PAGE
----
The financial sector makes a positive contribution to Scotland’s economy as a whole. This is accomplished through its direct economic impact from financial services and also its employment. Currently, the finance and professional services employ 161,000 professionals, and 290,000 students are studying for future careers in this sector.

With the Brexit deadline approaching and the campaign for a second independence referendum underway, an independent Scotland within the EU is becoming an attractive hub for financial services, as many businesses may need to relocate from London. With the attractiveness of the location, cultural similarities, language, existing highly devoted skill sets, lower costs of living and wages, and the fact that office rents are massively cheaper in Glasgow city centre than in the city in London, it is unsurprising that Scotland is becoming more and more popular amongst financial and business services.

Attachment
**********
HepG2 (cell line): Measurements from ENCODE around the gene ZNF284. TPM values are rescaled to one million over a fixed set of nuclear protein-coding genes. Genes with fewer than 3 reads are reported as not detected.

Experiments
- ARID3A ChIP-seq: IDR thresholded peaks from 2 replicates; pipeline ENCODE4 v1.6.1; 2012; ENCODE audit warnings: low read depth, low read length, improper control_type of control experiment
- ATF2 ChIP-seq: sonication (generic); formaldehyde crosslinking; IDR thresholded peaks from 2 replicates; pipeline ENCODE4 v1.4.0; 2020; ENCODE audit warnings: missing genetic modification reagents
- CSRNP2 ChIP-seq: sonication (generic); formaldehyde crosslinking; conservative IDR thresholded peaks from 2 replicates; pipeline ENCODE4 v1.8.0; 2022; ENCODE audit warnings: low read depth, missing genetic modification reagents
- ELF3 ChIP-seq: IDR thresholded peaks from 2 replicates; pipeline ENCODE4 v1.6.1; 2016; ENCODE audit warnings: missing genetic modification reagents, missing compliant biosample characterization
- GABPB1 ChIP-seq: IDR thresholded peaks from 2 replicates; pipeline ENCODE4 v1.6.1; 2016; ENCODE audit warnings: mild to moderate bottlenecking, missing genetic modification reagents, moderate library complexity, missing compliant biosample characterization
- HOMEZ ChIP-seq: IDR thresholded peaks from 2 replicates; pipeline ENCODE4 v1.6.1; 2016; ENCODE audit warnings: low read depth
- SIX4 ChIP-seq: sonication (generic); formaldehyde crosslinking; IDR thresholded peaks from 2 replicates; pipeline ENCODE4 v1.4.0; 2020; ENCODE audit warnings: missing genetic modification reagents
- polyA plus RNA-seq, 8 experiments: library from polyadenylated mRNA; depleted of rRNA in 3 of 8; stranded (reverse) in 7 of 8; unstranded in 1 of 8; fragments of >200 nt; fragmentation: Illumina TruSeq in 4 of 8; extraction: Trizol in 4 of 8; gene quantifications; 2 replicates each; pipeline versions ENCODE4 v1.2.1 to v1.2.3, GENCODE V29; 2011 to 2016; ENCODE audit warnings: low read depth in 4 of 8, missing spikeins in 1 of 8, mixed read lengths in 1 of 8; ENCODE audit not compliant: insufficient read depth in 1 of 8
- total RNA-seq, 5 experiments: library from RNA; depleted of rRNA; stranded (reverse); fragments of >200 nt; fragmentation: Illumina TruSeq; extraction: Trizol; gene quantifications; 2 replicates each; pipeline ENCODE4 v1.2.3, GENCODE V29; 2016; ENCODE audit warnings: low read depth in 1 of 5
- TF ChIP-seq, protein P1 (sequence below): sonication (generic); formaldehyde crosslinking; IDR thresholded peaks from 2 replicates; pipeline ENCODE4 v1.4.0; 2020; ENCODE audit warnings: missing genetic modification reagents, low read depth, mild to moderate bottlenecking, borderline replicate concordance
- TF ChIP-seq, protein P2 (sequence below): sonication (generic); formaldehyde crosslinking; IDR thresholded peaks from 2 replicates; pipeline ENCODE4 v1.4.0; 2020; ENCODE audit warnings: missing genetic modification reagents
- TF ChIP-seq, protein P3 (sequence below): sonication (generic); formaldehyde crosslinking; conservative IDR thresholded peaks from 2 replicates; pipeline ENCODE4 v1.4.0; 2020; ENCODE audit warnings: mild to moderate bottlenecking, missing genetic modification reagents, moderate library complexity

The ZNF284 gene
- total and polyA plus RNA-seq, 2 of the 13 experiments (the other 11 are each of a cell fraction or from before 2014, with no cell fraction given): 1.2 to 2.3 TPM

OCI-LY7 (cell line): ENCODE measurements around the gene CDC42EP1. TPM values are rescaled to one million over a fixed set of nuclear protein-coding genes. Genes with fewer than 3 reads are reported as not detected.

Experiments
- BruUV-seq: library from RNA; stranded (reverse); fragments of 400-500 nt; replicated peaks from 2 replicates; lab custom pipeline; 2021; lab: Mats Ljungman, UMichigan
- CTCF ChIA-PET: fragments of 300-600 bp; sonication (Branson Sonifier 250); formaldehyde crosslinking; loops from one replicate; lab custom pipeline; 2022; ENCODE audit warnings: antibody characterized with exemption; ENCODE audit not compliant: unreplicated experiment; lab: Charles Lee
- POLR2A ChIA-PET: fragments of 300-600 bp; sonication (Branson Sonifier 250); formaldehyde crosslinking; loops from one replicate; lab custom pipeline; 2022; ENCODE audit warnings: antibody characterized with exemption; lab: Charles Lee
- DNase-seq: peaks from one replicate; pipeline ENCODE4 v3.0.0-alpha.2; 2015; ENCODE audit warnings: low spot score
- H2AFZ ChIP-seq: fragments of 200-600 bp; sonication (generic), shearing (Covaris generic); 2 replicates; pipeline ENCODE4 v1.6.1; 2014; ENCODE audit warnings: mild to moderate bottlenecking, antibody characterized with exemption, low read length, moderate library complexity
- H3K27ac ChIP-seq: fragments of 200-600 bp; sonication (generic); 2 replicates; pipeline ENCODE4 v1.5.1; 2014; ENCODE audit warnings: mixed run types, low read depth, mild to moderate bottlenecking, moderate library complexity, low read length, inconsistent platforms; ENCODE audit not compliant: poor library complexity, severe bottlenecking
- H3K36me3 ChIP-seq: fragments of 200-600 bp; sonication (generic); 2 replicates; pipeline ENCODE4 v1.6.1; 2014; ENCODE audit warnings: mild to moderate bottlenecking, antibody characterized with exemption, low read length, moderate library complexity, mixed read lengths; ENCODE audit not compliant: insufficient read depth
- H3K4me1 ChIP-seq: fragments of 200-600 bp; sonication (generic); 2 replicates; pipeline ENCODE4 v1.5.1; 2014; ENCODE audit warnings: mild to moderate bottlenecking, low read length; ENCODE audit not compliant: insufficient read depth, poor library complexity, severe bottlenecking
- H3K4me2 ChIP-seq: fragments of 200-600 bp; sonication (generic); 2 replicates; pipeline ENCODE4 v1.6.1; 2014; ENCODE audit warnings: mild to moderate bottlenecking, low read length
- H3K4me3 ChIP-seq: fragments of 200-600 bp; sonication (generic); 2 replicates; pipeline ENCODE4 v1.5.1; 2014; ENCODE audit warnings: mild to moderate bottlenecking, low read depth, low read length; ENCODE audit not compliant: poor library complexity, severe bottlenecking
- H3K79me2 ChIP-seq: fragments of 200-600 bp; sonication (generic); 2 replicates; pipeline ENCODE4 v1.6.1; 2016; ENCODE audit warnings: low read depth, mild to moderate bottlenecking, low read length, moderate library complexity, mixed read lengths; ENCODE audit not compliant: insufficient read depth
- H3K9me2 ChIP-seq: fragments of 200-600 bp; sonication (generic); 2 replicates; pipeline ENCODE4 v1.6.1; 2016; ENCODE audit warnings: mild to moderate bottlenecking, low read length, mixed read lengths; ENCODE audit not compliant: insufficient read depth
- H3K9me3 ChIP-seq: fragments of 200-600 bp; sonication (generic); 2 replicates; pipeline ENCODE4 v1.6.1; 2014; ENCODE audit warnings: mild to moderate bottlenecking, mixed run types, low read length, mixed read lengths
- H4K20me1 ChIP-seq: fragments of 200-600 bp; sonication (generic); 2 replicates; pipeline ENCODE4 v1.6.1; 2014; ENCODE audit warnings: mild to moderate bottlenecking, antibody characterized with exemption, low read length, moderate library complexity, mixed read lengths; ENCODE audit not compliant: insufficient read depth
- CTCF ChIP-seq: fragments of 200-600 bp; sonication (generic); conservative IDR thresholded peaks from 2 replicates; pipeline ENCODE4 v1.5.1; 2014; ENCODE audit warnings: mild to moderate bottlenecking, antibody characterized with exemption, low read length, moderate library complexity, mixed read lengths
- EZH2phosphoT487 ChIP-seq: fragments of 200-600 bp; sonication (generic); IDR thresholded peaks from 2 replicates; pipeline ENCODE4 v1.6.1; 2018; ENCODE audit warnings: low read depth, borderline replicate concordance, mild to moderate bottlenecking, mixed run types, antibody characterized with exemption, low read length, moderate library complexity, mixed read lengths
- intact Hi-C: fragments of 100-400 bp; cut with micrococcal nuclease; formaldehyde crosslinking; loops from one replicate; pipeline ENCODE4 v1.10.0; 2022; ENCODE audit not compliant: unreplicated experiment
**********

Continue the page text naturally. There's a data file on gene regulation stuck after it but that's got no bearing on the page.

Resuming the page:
Although Business for Scotland acknowledges the importance of a financial sector, it would be important for an independent Scotland to also consider prioritising other sectors, such as manufacturing. That way, the Sterling will not be kept too high to solely support the finance sector.

Prosperity Needs Independence

Scotland is almost unique in the developed world, holding all the ingredients that contribute towards the creation of wealth, without actually fully enjoying the benefits of it. Other medium sized European countries have used their strengths to become prosperous and successful countries. Scotland has this opportunity too.

Yet, Scotland still lacks the final factor for economic success: self-governance.